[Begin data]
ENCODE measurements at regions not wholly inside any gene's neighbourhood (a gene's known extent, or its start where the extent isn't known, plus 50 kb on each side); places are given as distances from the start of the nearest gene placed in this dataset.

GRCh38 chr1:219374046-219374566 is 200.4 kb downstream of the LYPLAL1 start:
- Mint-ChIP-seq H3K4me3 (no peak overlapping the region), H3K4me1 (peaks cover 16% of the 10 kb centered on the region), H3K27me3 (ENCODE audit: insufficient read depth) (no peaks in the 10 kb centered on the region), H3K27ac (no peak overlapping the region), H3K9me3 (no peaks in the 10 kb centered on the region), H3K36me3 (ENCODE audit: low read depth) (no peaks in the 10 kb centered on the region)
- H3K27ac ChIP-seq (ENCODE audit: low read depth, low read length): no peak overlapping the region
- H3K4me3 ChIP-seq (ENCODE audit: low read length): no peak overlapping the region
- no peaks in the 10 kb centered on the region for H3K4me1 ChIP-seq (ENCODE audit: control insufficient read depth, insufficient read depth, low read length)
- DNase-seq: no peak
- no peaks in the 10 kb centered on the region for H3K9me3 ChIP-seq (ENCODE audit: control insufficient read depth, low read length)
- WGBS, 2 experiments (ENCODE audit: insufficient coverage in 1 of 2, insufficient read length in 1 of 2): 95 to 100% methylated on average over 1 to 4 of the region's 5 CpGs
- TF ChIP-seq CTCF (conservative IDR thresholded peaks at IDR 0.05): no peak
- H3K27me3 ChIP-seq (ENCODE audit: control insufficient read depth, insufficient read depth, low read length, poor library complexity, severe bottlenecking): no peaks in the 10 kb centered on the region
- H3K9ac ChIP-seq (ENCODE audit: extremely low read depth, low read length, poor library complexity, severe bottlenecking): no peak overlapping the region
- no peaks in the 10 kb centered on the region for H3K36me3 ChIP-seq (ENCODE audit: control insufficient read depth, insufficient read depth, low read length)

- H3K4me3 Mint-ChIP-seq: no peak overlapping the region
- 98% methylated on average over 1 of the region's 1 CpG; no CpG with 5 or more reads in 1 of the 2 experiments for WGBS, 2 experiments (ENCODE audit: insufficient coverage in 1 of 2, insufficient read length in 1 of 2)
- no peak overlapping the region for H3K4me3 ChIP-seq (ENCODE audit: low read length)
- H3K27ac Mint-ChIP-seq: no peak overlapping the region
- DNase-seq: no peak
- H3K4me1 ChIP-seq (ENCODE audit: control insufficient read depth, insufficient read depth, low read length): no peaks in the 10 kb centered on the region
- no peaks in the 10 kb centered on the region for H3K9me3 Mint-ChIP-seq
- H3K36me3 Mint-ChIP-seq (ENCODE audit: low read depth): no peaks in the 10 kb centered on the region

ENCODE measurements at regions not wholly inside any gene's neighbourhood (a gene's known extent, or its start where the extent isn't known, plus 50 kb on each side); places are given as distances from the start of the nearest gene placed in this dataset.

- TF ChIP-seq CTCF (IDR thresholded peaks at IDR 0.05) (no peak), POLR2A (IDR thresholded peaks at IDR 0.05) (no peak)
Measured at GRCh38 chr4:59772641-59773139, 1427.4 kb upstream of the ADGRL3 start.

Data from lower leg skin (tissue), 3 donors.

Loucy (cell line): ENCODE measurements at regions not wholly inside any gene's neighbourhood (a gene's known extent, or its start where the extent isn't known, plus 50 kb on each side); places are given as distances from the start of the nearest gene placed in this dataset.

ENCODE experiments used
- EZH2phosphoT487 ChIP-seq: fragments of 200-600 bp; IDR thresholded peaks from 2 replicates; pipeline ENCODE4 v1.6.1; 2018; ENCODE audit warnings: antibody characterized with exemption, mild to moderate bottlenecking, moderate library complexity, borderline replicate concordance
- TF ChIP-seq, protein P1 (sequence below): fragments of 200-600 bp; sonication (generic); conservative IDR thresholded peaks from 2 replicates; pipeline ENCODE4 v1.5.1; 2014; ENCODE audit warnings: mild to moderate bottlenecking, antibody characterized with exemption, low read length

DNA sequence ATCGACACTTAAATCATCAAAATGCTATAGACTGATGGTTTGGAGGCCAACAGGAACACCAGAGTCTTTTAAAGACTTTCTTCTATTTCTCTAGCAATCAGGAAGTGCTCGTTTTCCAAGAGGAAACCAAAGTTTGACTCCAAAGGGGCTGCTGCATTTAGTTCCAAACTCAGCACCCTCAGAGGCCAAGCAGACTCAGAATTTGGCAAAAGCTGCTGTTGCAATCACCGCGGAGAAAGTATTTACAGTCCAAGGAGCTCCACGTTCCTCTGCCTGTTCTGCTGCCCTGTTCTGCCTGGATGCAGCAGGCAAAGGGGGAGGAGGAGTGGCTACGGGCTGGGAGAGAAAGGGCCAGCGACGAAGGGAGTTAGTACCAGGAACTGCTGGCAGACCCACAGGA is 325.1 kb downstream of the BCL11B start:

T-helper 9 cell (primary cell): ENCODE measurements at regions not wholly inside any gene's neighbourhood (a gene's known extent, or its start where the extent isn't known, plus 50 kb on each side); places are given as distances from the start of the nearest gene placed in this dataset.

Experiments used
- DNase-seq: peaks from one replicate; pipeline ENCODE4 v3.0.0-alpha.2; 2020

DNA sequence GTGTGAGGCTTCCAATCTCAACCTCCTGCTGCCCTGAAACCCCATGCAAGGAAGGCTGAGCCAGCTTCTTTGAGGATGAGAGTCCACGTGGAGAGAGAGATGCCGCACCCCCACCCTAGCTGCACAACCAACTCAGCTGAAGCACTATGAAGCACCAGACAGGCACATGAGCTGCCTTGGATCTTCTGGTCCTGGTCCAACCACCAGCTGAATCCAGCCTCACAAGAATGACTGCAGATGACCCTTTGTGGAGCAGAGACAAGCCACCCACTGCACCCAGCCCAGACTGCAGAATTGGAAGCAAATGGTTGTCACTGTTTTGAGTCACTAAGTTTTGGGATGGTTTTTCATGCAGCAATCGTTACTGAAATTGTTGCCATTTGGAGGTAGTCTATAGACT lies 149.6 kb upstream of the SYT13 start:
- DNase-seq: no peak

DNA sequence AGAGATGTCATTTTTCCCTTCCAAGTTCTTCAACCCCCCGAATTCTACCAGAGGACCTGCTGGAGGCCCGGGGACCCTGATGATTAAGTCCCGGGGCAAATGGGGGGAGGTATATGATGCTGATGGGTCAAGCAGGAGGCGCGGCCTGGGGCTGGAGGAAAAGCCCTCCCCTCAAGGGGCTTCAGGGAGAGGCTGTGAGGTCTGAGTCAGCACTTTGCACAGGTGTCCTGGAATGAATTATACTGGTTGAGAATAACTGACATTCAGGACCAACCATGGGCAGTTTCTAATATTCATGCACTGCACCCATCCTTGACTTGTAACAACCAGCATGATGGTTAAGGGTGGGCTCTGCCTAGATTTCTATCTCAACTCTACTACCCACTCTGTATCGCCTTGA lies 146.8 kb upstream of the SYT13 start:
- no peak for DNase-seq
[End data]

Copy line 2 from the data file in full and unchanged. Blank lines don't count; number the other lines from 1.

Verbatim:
GRCh38 chr1:219374046-219374566 is 200.4 kb downstream of the LYPLAL1 start: